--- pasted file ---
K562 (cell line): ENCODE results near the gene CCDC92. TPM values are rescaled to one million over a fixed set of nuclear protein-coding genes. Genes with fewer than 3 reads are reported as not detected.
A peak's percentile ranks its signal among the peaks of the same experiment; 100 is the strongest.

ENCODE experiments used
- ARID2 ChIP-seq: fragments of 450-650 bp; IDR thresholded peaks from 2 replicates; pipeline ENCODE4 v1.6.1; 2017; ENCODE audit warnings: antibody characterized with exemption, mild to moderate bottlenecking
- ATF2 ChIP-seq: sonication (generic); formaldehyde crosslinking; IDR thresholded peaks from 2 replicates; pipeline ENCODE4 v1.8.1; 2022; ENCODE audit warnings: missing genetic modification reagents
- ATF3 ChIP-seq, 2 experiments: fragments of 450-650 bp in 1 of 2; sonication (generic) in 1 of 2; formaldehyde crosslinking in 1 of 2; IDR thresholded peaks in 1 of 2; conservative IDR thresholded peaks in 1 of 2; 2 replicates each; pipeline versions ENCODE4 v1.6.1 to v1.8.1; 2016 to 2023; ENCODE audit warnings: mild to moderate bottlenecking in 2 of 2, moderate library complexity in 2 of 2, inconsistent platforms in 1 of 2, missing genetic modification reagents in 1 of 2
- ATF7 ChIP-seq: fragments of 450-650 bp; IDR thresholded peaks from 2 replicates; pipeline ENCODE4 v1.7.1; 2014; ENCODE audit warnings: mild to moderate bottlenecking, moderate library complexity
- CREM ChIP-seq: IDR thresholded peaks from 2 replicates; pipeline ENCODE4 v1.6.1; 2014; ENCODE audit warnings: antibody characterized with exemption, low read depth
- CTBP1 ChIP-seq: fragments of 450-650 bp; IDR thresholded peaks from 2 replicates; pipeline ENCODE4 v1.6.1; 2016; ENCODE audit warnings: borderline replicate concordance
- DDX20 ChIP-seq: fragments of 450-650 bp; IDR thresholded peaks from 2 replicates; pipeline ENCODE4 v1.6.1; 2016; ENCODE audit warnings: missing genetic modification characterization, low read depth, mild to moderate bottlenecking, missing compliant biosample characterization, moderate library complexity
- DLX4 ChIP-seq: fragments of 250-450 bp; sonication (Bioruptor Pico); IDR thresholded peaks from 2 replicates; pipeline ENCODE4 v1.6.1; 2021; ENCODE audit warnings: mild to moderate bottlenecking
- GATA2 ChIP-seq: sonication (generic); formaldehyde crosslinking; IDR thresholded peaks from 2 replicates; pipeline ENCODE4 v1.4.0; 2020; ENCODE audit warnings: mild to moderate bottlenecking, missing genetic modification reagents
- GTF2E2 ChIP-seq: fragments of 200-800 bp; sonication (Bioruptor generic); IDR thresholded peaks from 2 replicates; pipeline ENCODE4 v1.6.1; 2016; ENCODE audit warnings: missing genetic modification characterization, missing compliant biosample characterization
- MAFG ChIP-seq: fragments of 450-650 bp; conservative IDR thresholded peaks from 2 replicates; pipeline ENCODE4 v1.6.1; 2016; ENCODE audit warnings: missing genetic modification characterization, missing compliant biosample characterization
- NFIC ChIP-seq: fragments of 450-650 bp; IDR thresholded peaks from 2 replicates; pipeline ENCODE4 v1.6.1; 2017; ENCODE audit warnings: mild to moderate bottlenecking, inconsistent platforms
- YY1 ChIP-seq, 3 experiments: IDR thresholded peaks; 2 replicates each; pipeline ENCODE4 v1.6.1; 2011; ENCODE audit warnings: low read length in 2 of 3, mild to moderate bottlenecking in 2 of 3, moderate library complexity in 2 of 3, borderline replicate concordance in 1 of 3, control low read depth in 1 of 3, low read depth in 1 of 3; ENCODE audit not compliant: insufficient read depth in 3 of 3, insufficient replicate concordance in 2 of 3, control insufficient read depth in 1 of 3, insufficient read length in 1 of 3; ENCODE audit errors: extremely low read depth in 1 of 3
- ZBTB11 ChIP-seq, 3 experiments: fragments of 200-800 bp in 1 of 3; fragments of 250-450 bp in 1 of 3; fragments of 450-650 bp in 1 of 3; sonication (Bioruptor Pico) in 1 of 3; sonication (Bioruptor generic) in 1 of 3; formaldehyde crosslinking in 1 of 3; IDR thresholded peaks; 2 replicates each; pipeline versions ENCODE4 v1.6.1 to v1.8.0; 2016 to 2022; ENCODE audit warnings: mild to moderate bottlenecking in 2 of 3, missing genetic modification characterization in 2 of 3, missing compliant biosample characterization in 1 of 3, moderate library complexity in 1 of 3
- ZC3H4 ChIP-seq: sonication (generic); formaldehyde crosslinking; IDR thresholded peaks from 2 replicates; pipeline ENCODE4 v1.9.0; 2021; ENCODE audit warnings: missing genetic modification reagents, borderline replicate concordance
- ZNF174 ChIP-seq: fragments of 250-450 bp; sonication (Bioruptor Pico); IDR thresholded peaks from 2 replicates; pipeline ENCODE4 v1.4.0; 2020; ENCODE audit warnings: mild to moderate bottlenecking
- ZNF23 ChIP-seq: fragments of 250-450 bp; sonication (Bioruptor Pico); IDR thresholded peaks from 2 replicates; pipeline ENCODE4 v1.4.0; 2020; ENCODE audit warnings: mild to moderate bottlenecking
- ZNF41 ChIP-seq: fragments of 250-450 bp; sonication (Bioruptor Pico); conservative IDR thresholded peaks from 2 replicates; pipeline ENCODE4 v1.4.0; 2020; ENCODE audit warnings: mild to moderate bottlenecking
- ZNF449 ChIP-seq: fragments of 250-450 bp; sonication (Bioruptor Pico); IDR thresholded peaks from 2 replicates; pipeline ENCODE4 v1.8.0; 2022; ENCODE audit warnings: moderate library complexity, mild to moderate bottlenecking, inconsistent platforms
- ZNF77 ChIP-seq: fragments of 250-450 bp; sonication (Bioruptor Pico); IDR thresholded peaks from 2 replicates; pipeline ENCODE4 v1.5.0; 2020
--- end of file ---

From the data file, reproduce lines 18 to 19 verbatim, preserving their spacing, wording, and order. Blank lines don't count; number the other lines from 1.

- ZC3H4 ChIP-seq: sonication (generic); formaldehyde crosslinking; IDR thresholded peaks from 2 replicates; pipeline ENCODE4 v1.9.0; 2021; ENCODE audit warnings: missing genetic modification reagents, borderline replicate concordance
- ZNF174 ChIP-seq: fragments of 250-450 bp; sonication (Bioruptor Pico); IDR thresholded peaks from 2 replicates; pipeline ENCODE4 v1.4.0; 2020; ENCODE audit warnings: mild to moderate bottlenecking